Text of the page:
We were having a discussion in the office a few weeks back and I was told a story about a team building exercise that a colleague participated in.  What surprised me is that we both reached opposite conclusions based on the outcome of the exercise.  The exercise task was as follows:

Scenario: Choose Survival Equipment

Your plane crashed…you need to choose the 12 most useful items to survive and rank the equipment items in terms of their relative survival value.

Step 1. Participants choose and rank the items and submits their individual results

Step 2. Participants are divided into teams and the team compiles a new list based on the team discussion

Step 3. The individual and team results are graded and compared.


  • Individual scores ranked between 40% to 95% with the average score being 55% correct
  • Team scores ranked between 65% to 85% correct with the average score being 75% correct
  • The individual that scored the top score 95% ended up on a team that resulted in the lowest team score of 65%

My colleague felt that these results demonstrated that people working in teams produced better results than individuals working on their own.  However, I saw a different interpretation to these results.

The  best results overall were reached by an individual who could not produce these same results on a team, nor could the other teams produce this high score although their scores did increase.  If the goal is to produce better results on average, teamwork seems produce better results.  If getting the best score possible is the goal, selecting the best person to perform the job might be the better option.  My preference is to go for the best of both, assign the best person for the job but have the results reviewed and discussed by a team to benefit from other skill sets that the individual might not have.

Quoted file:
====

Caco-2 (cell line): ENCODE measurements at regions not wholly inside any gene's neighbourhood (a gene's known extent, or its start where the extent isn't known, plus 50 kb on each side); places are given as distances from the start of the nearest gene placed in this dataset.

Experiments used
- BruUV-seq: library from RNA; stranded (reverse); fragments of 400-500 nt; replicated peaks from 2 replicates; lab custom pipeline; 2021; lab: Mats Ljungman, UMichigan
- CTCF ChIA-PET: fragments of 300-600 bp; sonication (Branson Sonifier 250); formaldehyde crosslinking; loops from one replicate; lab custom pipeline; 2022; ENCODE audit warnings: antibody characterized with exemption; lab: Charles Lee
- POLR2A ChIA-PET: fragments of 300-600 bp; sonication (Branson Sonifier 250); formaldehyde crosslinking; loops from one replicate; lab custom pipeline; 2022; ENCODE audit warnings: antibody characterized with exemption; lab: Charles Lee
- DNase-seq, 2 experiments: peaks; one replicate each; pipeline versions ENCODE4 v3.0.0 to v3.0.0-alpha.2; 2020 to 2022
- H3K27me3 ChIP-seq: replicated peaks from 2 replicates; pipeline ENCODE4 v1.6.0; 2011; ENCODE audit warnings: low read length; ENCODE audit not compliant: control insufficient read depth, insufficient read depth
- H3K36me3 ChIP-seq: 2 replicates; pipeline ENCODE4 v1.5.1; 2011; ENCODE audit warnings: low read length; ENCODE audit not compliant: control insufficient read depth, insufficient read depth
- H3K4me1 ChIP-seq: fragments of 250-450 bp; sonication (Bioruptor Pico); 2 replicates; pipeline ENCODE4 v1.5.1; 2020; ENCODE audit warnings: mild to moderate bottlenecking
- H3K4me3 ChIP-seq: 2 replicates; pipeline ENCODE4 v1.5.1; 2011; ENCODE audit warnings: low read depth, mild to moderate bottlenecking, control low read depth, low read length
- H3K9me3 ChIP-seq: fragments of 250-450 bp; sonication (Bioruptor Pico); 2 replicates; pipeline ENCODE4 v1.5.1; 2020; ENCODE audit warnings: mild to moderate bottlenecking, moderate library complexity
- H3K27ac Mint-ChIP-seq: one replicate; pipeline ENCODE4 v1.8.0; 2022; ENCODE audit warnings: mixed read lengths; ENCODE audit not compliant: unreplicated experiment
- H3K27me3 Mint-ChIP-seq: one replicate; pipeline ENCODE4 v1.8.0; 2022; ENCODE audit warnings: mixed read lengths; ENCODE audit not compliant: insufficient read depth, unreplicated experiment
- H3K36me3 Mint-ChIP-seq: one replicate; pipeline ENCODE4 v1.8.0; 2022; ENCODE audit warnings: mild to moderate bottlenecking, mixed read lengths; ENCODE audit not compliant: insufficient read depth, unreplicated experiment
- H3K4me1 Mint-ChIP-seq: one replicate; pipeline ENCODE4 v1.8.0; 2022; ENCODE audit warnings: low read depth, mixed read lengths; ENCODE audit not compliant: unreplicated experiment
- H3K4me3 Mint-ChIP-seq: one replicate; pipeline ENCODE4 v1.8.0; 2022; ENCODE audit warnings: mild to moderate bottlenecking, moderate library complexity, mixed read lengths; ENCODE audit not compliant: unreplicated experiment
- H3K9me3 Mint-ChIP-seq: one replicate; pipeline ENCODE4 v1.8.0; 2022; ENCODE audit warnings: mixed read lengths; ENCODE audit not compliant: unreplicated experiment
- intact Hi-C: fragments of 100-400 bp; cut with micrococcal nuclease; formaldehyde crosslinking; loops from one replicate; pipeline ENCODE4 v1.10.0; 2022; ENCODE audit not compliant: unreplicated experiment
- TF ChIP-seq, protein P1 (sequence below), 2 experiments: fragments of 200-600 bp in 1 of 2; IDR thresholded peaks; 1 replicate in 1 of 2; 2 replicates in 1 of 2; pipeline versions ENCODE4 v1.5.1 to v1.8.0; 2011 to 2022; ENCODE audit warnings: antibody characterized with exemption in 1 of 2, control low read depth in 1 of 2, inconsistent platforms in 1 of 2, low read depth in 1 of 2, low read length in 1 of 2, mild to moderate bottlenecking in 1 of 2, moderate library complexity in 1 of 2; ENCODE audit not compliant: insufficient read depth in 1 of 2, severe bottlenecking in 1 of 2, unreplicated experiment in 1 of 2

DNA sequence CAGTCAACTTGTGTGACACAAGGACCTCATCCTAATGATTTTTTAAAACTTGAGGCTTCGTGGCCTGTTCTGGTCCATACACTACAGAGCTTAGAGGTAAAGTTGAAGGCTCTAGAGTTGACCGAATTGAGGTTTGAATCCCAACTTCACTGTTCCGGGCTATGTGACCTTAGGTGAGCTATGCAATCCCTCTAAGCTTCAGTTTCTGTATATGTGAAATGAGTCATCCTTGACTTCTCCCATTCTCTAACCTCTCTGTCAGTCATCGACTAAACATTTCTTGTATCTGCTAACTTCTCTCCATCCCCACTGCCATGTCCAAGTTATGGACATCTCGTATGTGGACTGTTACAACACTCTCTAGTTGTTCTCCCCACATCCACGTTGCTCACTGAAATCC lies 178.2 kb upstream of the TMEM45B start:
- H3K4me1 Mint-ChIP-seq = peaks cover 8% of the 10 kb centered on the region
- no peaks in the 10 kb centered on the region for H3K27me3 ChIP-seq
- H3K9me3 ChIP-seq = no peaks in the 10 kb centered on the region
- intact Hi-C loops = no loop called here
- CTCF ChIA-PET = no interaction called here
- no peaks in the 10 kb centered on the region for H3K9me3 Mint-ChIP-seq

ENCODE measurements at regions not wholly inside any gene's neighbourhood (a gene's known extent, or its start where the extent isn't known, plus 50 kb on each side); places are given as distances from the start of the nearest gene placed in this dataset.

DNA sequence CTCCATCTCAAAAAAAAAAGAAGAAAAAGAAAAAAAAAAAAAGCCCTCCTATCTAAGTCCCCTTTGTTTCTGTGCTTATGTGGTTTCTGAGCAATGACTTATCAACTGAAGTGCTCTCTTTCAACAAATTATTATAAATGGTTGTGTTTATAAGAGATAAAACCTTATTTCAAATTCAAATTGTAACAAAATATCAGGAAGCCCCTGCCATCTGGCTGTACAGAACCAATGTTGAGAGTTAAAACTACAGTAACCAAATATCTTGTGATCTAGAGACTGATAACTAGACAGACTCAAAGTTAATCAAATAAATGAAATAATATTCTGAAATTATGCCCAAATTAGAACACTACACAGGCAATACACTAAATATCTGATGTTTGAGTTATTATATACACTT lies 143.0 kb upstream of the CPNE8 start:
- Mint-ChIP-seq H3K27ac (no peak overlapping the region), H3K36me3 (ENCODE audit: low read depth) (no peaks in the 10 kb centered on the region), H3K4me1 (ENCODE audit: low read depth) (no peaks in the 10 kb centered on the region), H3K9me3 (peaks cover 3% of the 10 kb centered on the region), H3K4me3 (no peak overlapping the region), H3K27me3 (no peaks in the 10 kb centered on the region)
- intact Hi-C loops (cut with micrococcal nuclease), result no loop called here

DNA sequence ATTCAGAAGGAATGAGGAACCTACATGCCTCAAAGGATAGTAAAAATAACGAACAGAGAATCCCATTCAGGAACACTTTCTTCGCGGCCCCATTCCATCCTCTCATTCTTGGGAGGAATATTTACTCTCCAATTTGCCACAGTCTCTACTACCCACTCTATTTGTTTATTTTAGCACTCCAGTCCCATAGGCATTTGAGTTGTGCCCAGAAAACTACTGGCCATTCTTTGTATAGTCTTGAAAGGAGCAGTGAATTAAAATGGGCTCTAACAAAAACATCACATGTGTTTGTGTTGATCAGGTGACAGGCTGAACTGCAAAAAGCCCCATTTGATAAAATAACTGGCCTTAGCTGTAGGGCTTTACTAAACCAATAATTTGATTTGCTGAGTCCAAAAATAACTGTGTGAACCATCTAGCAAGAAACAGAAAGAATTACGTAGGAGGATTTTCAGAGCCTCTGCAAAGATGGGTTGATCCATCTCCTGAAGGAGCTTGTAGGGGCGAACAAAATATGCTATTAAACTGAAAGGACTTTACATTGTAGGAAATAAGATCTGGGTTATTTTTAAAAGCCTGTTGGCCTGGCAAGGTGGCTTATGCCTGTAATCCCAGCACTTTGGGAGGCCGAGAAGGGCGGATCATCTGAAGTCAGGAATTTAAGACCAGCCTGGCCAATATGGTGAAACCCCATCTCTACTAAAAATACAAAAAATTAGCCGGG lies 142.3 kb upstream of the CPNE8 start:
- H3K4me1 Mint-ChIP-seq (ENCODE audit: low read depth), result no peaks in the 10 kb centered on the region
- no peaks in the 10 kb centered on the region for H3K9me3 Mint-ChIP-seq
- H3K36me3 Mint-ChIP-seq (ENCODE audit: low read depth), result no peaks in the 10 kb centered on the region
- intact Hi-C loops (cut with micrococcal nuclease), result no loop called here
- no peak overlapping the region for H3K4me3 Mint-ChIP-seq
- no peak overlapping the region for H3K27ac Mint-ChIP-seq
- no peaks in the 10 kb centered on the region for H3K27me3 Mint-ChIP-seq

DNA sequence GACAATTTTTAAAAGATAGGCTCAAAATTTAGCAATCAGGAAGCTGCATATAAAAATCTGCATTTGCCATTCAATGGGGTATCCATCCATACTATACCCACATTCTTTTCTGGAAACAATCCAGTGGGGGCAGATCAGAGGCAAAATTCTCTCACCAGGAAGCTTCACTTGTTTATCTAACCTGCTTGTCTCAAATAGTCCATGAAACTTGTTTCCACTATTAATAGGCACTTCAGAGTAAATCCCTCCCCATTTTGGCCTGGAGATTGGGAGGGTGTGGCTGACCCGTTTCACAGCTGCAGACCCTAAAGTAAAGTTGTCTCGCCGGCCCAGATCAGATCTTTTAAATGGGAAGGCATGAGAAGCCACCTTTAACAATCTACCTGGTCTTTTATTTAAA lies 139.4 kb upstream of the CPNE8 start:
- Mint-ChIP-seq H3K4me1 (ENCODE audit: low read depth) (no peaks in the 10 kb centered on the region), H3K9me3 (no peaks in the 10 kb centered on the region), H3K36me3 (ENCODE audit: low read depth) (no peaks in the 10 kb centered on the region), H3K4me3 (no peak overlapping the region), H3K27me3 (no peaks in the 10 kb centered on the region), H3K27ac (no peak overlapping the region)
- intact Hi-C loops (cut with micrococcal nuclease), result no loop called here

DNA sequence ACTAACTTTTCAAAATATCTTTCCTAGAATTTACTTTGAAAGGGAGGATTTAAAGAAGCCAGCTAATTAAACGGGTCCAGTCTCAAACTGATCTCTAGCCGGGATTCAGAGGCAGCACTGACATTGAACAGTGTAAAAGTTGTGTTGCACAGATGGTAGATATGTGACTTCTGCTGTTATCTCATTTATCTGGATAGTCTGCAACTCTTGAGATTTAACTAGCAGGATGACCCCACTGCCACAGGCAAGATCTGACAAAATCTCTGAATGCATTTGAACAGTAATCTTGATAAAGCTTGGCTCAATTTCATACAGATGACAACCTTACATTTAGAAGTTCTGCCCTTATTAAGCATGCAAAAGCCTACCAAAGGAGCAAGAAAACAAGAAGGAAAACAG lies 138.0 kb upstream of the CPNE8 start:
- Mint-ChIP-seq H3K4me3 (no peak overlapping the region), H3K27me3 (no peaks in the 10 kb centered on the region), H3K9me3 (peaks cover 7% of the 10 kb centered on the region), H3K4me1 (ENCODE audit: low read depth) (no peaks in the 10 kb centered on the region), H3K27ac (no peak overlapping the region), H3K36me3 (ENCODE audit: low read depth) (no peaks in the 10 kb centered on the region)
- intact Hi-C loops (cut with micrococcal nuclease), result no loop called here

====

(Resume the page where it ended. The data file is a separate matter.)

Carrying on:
If you are heavily relying on teams to produce results, you might want to consider the following questions:

  • How are decisions made by the team?
  • Who influences the decisions and how?
  • How could better decisions be made?
  • Do people listen to each other? if not why not?
  • What roles do group members adopt?
  • How is conflict managed?
  • What kinds of behavior help or hinder the group?
  • How did people feel about the decisions?
  • How satisfied was each person with the decisions?

For the best results, it is important to ensure that team members feel comfortable to voice their opinions and that all ideas are being considered and vetted.  After a decision is reached, the team has to agree to support the decision even if they did not necessary vote in favour of it, otherwise the team will be ineffective.

Note: I almost forgot to mention the question of time.  This didn’t come up in the original discussion with my colleague but I would think that logically more time is needed to reach a consensus with the team than might be required for the individual to arrive at the solution.  It is critical to keep timelines in mind when trying to determine whether to tackle a project with a team or an individual or a blend of both.  If you don’t factor in the additional time required by the team, the pressure to succeed under a tight timeline could pull even an excellent team apart.